Environmental Workers Trained to Assess National Rivers and Streams

The EPA held a four-day training session last week at the EPA Chelmsford Laboratory for approximately 30 state and federal workers participating in the EPA National Rivers and Streams Assessment (NRSA), the third nationwide survey of the condition of rivers and streams. Training for the group included a visit to the Merrimack River in North Chelmsford to practice water and fish sampling techniques.

The training prepared staff to participate in the National Rivers and Streams Assessment which is a nationwide survey measuring the health of waterways nationwide to evaluate the effectiveness of protection and restoration efforts and take action to prevent pollution.

The Town of Chelmsford Conservation Commission gave EPA permission to use the Deep Brook Reservation for the wadeable stream portion of the training, which had a variety of habitat and diverse stream conditions making it ideal for trainees to learn. The training was imparted by EPA staff and its contractors for state staff from Vermont, New Hampshire, Connecticut, and EPA staff.  EPA Lab boats and equipment were used in the training, and some staff received special training in fish sampling so they can help in Vermont and New Hampshire using EPA's two electrofishing boats. 

The NRSA will be conducted at about 24 sites in each state – that were chosen randomly through a computer program – over this summer and the next. A total of 1,808 sample sites were selected nationwide, half from rivers and half from streams. This survey of rivers and streams is done every five years as part of the yearly National Aquatic Resource Surveys. In other years, the survey covers wetlands, coastal waters, and lakes. It will address rivers and streams for next two years.

The survey is designed to estimate portions of rivers and streams that are in good, fair, or poor condition, and serves as a scientific report card on the waters surveyed. It will examine ecological, water quality, and recreational indicators, and assess how widespread key "stressors," such as nutrients, fish tissue contaminants, and bacteria, are across the country.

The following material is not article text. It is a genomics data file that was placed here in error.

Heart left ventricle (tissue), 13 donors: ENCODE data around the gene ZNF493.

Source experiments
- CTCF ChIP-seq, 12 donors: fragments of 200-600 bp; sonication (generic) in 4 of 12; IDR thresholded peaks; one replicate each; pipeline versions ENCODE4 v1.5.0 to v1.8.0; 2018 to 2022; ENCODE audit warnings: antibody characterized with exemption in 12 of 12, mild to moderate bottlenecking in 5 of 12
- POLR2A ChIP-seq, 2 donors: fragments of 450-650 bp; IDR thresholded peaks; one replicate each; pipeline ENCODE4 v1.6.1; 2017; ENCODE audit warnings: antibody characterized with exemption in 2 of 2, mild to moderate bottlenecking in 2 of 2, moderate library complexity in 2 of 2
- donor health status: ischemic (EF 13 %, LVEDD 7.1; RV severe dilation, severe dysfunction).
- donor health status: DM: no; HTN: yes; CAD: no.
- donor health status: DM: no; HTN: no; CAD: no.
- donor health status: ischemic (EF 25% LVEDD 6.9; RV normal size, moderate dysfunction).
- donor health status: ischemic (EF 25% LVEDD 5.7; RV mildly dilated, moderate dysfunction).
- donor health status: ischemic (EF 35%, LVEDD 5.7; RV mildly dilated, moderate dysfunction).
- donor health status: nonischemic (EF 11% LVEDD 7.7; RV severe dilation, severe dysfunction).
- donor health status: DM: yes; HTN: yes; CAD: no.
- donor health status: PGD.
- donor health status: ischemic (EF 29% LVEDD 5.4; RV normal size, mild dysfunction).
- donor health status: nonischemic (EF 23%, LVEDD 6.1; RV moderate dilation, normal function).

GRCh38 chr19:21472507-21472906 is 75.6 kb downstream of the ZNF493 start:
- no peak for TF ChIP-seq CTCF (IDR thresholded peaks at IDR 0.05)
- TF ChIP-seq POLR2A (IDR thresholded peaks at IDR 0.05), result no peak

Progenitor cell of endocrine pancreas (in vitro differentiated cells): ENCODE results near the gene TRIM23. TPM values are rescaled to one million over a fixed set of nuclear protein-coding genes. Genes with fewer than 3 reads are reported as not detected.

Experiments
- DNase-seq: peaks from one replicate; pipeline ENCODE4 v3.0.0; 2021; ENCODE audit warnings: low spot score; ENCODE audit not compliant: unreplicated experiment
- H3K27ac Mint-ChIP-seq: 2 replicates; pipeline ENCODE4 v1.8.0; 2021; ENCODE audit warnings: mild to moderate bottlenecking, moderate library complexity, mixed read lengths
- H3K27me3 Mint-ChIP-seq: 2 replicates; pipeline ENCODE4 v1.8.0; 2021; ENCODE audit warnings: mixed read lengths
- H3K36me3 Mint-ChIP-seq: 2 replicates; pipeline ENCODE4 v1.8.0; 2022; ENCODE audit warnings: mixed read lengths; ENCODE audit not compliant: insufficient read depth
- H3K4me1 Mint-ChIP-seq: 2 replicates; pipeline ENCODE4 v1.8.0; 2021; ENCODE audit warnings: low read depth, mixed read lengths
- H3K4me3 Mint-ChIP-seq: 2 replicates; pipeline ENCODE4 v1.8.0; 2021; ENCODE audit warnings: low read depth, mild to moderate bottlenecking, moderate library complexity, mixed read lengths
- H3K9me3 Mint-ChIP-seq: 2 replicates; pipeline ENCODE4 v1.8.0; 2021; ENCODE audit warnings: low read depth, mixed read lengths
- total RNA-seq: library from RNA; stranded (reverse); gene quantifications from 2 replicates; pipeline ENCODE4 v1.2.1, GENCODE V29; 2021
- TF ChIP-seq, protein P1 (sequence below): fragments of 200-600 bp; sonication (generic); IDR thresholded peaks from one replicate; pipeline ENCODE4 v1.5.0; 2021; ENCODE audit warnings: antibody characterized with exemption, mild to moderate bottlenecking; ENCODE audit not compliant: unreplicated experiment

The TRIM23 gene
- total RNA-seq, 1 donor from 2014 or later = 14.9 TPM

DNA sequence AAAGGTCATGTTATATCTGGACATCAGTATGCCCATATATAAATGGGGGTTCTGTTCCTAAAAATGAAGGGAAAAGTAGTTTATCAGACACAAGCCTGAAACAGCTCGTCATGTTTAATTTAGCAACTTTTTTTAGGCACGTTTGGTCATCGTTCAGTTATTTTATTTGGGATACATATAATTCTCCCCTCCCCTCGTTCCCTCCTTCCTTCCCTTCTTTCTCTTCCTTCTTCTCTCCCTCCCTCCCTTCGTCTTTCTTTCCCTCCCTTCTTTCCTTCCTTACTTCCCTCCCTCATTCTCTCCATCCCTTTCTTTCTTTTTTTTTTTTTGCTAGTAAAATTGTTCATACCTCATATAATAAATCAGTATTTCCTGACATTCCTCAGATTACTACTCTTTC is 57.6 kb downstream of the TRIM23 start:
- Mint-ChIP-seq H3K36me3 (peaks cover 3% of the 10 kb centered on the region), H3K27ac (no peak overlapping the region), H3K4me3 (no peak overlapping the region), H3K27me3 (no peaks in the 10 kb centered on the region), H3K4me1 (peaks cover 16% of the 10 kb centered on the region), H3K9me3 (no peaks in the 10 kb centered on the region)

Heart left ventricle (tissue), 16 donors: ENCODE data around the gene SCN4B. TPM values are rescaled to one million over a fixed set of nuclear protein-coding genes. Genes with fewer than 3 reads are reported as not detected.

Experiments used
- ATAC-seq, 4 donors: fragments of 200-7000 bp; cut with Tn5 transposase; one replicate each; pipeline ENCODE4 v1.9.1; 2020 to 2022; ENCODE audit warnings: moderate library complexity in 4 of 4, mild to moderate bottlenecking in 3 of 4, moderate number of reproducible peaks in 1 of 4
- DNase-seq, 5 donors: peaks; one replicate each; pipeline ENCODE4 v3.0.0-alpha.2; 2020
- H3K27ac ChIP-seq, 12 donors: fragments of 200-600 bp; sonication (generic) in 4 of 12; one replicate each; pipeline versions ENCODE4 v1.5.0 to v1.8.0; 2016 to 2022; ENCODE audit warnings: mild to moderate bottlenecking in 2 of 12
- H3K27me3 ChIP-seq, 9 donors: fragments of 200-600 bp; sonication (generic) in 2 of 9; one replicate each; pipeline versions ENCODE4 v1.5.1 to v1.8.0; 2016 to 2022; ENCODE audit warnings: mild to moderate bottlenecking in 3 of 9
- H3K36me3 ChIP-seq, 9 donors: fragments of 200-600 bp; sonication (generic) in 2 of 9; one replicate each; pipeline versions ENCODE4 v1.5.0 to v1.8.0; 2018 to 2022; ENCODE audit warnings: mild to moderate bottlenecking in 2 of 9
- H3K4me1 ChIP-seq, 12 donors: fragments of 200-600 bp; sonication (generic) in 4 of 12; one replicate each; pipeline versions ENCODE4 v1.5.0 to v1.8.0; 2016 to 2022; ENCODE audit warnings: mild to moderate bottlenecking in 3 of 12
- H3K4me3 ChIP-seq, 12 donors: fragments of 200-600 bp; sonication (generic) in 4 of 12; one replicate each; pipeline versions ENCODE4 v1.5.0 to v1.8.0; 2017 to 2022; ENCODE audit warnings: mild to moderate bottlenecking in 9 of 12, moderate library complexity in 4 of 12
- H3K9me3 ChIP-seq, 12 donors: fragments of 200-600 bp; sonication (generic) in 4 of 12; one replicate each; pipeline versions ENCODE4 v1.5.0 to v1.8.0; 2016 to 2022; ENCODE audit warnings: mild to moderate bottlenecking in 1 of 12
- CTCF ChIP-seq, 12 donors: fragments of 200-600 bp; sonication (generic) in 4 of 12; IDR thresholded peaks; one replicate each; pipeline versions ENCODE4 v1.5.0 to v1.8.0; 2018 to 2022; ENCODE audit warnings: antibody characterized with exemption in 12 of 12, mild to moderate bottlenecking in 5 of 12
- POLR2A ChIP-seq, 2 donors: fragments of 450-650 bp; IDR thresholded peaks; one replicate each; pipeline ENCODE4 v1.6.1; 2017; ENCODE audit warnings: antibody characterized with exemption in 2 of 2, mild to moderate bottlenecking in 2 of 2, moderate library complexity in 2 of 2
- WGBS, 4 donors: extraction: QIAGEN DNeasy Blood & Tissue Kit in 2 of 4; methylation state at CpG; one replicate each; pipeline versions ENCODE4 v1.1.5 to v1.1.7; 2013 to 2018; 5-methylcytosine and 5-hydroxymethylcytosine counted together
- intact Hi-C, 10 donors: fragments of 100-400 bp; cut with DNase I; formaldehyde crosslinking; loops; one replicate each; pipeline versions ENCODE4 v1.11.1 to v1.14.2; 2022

The survey is a collaborative effort that involves many state environmental and natural resource agencies, federal agencies, universities, and other organizations. In many states, state water quality staff will conduct the water quality sampling and habitat assessments. In others, field work will be conducted by staff under contract to EPA.

Those trained will take measurements at each site, using consistent procedures so that results can be compared nationally. To sample one site, it takes a daily field team of four to five people. Conduct a variety of measurements including temperature, dissolved oxygen, nutrients, and acidity. They also use the condition of the habitat and bacteria as indicators of possible fecal contamination; the type and abundance of fish; and contaminants in fish tissue.

Data will be made available to the public in 2021 as part of the final report on the condition of our rivers and streams. Between the time sites are sampled and the national report is published, samples will be analyzed in the lab, data will be entered into a database and analyzed, and a draft report will be written and reviewed. EPA will release the results in a variety of formats to reach a range of audiences, examples include a streamlined written report, factsheet, story map and data dashboard.